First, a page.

Iraq’s Oil Picture Gets More Confused
|June 20, 2014||Filled under Iraq's Oil|
Iraq’s Oil News –
As of this writing, the political situation in Iraq continues to be uncertain, but my guess is that there will be a lot of street-level fighting in the areas north of Baghdad, and the southern oil provinces will be largely unaffected, unless a suicide team manages an attack on Iraq’s oil infrastructure (possible but not likely).
The Ceyhan pipeline is likely to be disrupted, costing about 250 thousand barrels a day, for some time. Question is whether the Kurds fight for it or cut a deal. If the latter, dissolution of Iraq is one medium step closer, with ISIS (or ISIL or whatever you prefer) gets regular income and a little legitimacy, and Kurdistan’s government gets more independence.
At the same time, improvements to facilities could see southern Iraq’s oil exports grow by enough to offset the lost northern sales, which means more funds at the disposal of the government, or at least some officials. This should help maintain global market balances and probably keep prices from rising much.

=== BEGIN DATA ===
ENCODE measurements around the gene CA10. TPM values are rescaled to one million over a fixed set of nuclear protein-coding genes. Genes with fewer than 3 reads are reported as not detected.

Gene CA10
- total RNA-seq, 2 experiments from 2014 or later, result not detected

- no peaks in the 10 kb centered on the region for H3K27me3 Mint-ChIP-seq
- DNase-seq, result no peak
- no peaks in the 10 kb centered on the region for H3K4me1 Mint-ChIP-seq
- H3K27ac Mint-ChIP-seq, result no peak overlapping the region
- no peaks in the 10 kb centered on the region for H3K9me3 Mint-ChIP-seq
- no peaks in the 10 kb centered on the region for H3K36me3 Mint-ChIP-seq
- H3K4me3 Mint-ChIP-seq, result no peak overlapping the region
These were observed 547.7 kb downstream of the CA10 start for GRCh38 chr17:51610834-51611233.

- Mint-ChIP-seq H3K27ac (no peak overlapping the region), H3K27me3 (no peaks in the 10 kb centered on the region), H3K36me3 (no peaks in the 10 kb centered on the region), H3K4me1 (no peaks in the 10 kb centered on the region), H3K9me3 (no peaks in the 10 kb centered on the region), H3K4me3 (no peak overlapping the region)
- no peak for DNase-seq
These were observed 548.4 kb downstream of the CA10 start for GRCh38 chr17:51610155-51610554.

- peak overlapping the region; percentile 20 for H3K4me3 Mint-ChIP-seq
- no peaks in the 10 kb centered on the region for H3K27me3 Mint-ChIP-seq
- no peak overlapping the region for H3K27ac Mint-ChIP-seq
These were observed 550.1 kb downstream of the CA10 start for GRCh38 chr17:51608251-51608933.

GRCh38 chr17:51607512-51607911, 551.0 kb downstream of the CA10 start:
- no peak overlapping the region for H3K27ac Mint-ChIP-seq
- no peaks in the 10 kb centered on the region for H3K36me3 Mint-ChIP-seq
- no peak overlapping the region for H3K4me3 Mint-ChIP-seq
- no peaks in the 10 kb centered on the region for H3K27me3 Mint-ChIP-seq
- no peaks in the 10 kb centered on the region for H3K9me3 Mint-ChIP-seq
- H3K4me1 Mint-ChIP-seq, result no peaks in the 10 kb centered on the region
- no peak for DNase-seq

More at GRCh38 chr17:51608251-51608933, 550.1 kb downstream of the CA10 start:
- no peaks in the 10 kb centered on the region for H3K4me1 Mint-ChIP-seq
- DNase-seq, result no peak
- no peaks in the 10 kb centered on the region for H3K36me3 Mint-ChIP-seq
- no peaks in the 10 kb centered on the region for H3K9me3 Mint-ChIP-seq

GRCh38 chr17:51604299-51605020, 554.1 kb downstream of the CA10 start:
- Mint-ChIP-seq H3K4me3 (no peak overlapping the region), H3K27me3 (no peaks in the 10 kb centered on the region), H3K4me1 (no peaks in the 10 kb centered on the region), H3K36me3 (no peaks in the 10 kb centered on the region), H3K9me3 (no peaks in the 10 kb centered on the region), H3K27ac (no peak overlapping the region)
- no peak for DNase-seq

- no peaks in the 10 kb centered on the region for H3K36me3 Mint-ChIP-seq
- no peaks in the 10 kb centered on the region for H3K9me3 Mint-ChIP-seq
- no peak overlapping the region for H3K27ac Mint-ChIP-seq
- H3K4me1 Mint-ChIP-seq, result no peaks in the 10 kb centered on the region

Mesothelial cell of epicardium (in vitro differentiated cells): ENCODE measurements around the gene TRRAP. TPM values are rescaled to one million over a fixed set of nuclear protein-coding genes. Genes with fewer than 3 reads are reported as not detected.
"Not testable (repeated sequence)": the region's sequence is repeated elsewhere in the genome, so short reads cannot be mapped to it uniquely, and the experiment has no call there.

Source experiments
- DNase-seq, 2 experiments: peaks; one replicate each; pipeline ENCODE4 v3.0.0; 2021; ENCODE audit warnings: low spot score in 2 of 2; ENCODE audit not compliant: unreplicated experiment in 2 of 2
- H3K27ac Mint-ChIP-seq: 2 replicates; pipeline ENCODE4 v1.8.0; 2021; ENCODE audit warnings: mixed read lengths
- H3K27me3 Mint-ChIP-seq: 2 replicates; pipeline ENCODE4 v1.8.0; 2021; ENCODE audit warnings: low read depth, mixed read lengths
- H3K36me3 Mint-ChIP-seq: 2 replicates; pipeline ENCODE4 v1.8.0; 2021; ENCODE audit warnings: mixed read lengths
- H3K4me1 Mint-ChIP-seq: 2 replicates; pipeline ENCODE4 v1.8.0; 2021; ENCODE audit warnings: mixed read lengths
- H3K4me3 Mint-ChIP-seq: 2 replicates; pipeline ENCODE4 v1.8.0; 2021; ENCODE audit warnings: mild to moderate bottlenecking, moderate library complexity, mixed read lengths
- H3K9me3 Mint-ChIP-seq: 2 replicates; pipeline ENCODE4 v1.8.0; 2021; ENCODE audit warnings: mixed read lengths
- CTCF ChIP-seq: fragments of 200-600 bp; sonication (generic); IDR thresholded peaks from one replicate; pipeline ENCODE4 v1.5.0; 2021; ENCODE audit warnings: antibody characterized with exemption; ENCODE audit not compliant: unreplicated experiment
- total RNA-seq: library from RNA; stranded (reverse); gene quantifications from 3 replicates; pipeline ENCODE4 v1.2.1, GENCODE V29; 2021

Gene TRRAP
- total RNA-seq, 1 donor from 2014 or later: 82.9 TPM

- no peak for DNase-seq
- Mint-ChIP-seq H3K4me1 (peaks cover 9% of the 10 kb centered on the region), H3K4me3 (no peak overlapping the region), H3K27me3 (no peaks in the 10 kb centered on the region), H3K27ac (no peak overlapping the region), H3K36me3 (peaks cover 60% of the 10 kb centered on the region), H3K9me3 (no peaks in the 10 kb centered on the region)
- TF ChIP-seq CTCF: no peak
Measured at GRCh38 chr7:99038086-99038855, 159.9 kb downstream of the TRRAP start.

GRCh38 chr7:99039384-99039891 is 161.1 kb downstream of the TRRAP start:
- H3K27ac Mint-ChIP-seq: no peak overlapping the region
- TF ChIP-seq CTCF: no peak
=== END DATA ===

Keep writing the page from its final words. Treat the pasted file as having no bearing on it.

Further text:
Longer term, it seems increasingly likely that the conflict will mean more oil in the next few years; to paraphrase Samuel Johnson, nothing concentrates the mind more than a few thousand well-armed religious fanatics descending on you. One would hope that Baghdad politicians will learn to make decisions in a reasonable time period, and compromise with other parties and sectors. That should mean that investment in southern oil fields is expedited, which should impact production in 2-3 years.
Additionally, some deal with Kurdistan that will encourage them to export oil, perhaps through their own dedicated pipeline, should mean the same. Although Kurdistan is not as well endowed with oil as southern Iraq (and not many countries are), they could easily hit 2 mb/ in perhaps five years, even if they don’t retain Kirkuk, the supergiant oil field now under their “protection”.
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